With our focus on energy efficiency and reliability for facilities and industry, we don’t often discuss the energy demands related to transportation. But the advancements of fuel cells for vehicles and smart grid models that incorporate cars as backup power generators illustrate that there’s a certain amount of overlap between the two. Which begs the question—when it comes to applying new energy technologies to existing models, what can we learn from the automobile industry?
Traveling along our highways and byways are constant reminders of our dependence on fossil fuels. But if you look closely, you can see the signs of change, here and there, zigzagging between the SUVs and the minivans: the hybrid, the electric car, the biodiesel VW van. In fact, just this week it was announced that the Chevy Volt has been awarded “Car of the Year” at the Detroit auto show.
As demand for alternative fuel vehicles increase and we push towards meeting the renewable energy and biofuel goals of the ‘‘Energy Independence and Security Act of 2007’’ (H.R. 6), the automobile industry could morph into the game changer: the industry that makes it cheaper and easier to substitute traditional energy supplies with renewable energy (in the form of biofuels).
There are, of course, some hurdles that must first be cleared. According to a recent study by Purdue University, our country’s current focus on ethanol to meet H.R. 6’s renewable fuel quota is hindering our ability to develop other—more environmentally sound—biofuel alternatives. And all this ethanol is further hindering our ability to meet the future renewable fuel goals set by EPA’s Renewable Fuel Standard (RFS). Specifically, the RFS calls for 14 billion gallons of biofuel in our vehicle fleet by 2011, with an increase to 36 billion gallons by 2022. The hope is that by meeting these benchmarks, the US will create a viable renewable fuel industry, while at the same time increasing our energy security by decreasing our dependence on oil.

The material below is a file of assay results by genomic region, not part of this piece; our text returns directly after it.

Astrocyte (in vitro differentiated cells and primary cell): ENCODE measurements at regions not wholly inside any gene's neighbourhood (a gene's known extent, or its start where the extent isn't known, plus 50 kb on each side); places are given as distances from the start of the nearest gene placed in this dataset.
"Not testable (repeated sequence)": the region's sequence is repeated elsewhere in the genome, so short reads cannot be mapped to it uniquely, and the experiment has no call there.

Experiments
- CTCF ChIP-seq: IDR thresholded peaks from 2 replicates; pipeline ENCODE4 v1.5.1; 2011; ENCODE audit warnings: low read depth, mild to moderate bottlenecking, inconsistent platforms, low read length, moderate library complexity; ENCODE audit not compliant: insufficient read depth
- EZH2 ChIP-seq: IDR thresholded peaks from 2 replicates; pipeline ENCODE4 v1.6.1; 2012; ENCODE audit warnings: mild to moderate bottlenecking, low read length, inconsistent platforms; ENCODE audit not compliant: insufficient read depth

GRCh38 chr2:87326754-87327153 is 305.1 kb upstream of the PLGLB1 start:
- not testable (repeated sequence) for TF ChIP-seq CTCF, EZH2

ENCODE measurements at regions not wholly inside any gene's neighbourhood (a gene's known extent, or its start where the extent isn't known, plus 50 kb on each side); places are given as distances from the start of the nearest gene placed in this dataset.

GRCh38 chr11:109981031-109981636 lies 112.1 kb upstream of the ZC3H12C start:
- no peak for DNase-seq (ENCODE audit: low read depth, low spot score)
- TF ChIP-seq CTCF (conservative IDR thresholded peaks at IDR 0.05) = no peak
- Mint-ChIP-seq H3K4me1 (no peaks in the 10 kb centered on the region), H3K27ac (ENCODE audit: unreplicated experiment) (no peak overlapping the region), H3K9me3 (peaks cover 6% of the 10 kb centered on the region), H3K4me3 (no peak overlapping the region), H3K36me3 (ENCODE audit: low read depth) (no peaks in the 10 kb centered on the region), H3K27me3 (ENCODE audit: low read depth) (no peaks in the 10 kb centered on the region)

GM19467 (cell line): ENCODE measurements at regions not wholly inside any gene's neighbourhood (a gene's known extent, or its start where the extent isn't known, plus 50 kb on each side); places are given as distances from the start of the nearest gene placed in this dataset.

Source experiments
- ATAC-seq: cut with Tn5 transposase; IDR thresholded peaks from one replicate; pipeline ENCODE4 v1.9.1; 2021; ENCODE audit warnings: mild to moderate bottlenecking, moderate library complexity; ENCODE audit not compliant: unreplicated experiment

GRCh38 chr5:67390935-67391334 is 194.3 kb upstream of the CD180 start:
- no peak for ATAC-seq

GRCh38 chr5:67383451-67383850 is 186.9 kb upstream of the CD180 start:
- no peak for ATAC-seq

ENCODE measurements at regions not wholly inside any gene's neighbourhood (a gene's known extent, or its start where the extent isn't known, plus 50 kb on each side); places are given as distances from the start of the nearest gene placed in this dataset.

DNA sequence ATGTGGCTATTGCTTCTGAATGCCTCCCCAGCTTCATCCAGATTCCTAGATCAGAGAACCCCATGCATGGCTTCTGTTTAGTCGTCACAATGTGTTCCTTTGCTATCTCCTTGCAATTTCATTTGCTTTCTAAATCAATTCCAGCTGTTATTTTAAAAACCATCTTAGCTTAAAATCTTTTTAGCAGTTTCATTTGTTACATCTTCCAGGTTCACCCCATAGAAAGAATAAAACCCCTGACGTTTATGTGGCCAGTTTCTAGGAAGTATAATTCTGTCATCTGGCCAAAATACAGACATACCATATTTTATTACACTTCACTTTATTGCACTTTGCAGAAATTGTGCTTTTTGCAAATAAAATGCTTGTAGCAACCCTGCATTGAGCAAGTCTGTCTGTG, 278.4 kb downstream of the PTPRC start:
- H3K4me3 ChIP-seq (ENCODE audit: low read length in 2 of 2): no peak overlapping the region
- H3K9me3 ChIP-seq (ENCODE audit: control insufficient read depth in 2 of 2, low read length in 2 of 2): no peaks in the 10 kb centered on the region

And it’s here where we find the overlap with our own concerns. In much the same way as the RFS goals, a successful distributed energy system—whether it’s a small-scale project or a wide-scale deployment as part of a larger smart energy infrastructure—is one that will encourage renewable energy innovation while securing the reliability and safety of our power systems.
So what do you think? Is it possible that moving the focus of biofuel technology away from ethanol and towards other sources will open up new possibilities for onsite power systems that currently rely on traditional fuel? And what about all those electric vehicles plugged into the grid—are they truly making us more efficient if they are still tied to traditional electric systems and thus pulling their power from a different version of the same fossil fuels available at the pump?